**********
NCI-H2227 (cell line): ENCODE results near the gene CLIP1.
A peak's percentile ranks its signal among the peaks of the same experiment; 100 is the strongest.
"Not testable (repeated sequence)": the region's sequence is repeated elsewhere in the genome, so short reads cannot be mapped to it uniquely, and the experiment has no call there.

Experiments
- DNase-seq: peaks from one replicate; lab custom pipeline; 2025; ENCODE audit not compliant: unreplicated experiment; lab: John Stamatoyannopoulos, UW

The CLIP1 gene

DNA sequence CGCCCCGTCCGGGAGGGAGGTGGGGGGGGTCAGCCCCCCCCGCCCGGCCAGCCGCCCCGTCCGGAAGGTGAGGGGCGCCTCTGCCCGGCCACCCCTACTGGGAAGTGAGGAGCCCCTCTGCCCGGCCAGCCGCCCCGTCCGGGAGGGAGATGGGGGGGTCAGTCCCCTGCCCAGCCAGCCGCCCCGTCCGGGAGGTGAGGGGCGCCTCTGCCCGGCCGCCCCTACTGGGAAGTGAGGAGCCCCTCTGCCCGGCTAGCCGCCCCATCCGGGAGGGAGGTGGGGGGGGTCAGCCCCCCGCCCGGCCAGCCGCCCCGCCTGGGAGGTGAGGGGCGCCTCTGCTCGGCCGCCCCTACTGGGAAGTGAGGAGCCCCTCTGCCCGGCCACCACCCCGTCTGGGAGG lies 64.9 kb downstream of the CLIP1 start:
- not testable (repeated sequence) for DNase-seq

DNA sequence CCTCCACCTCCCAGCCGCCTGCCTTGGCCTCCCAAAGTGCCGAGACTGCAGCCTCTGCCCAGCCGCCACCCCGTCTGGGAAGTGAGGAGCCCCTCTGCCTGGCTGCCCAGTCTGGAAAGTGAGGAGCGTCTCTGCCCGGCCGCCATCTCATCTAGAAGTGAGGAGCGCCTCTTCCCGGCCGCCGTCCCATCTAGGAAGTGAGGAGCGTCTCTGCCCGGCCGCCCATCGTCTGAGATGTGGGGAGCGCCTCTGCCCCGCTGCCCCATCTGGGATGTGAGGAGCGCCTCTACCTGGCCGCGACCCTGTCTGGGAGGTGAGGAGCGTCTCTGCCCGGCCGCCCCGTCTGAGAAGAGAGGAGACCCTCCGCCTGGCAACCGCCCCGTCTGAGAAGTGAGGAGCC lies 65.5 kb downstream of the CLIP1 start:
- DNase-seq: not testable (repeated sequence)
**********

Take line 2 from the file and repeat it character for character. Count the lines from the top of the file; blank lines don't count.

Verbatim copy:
A peak's percentile ranks its signal among the peaks of the same experiment; 100 is the strongest.